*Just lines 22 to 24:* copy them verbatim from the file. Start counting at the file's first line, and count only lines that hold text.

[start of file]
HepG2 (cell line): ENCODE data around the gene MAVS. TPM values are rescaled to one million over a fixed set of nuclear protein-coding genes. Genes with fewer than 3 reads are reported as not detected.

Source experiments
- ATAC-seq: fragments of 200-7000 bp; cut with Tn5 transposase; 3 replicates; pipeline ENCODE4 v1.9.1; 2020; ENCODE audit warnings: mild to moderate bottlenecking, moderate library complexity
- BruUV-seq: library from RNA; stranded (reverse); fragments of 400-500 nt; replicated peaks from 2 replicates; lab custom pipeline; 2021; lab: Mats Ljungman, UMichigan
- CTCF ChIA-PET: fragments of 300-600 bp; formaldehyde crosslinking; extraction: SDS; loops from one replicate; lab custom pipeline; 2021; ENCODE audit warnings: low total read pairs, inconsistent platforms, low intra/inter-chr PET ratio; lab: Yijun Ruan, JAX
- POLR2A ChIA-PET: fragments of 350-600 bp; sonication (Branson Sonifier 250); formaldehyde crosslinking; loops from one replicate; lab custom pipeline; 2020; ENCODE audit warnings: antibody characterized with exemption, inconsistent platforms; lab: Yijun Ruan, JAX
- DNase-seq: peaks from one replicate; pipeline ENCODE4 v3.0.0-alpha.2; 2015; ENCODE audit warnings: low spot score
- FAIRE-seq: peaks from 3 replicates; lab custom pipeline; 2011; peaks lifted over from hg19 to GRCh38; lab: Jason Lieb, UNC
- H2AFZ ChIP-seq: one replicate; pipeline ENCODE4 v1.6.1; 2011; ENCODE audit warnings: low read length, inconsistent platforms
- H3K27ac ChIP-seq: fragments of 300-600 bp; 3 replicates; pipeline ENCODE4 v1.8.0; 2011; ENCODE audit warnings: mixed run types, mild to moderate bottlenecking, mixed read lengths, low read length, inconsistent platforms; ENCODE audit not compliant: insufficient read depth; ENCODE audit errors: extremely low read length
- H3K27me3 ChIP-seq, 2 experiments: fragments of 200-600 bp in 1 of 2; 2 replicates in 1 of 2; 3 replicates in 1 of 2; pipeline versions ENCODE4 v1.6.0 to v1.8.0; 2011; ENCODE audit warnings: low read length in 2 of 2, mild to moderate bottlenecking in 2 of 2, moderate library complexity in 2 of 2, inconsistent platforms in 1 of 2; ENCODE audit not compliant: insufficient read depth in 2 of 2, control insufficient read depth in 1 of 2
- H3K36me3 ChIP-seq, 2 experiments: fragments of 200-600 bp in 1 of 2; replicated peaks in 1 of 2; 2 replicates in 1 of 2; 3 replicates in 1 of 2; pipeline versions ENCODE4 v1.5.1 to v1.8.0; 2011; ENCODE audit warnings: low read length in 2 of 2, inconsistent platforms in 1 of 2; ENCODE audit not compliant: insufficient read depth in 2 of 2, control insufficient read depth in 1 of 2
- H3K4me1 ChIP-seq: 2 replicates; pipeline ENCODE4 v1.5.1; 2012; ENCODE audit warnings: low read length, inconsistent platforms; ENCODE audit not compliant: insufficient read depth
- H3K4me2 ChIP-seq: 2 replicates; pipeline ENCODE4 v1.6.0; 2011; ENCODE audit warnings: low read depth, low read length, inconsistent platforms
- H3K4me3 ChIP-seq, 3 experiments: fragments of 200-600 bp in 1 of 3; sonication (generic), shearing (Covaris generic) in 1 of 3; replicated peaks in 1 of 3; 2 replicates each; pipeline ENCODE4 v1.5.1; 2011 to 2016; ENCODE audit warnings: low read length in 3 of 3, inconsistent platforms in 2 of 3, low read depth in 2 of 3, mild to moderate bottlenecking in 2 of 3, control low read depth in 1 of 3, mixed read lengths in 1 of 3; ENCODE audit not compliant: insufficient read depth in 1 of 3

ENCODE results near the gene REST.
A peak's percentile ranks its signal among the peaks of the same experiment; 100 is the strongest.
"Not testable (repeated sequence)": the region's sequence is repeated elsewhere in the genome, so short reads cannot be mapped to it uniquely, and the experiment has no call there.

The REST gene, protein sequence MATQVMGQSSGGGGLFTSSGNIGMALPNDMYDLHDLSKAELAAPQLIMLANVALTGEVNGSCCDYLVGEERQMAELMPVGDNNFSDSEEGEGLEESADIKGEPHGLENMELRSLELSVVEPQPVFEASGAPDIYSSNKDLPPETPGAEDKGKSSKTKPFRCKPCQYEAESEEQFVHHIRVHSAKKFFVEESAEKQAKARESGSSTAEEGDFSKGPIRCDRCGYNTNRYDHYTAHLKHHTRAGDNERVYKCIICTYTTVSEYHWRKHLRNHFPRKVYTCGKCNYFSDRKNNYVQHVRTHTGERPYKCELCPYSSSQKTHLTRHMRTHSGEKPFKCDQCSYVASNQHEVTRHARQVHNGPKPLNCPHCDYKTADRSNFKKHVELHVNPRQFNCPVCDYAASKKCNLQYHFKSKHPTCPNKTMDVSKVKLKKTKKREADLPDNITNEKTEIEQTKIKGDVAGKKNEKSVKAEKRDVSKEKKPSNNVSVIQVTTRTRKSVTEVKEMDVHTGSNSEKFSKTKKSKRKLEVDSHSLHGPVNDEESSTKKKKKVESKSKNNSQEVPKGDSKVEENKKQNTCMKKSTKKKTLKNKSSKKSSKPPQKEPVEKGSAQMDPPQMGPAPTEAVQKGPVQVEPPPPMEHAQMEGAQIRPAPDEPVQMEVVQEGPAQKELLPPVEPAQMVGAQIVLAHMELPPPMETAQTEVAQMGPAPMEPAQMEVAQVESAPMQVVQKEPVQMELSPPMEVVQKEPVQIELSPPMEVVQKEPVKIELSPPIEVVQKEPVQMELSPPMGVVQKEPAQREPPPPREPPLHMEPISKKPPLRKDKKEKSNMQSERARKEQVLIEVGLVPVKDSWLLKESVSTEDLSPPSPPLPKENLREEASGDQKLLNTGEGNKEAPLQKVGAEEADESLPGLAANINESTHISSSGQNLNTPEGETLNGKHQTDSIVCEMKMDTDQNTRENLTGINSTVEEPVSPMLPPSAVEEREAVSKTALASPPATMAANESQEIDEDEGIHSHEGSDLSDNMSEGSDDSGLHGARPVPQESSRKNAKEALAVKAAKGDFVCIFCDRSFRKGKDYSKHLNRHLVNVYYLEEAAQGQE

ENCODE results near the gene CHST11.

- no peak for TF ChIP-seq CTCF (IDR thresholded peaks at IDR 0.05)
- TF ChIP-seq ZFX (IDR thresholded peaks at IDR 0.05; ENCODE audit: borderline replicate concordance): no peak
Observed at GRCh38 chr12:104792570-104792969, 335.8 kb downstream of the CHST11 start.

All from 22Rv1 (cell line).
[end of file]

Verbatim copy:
- TF ChIP-seq ZFX (IDR thresholded peaks at IDR 0.05; ENCODE audit: borderline replicate concordance): no peak
Observed at GRCh38 chr12:104792570-104792969, 335.8 kb downstream of the CHST11 start.

All from 22Rv1 (cell line).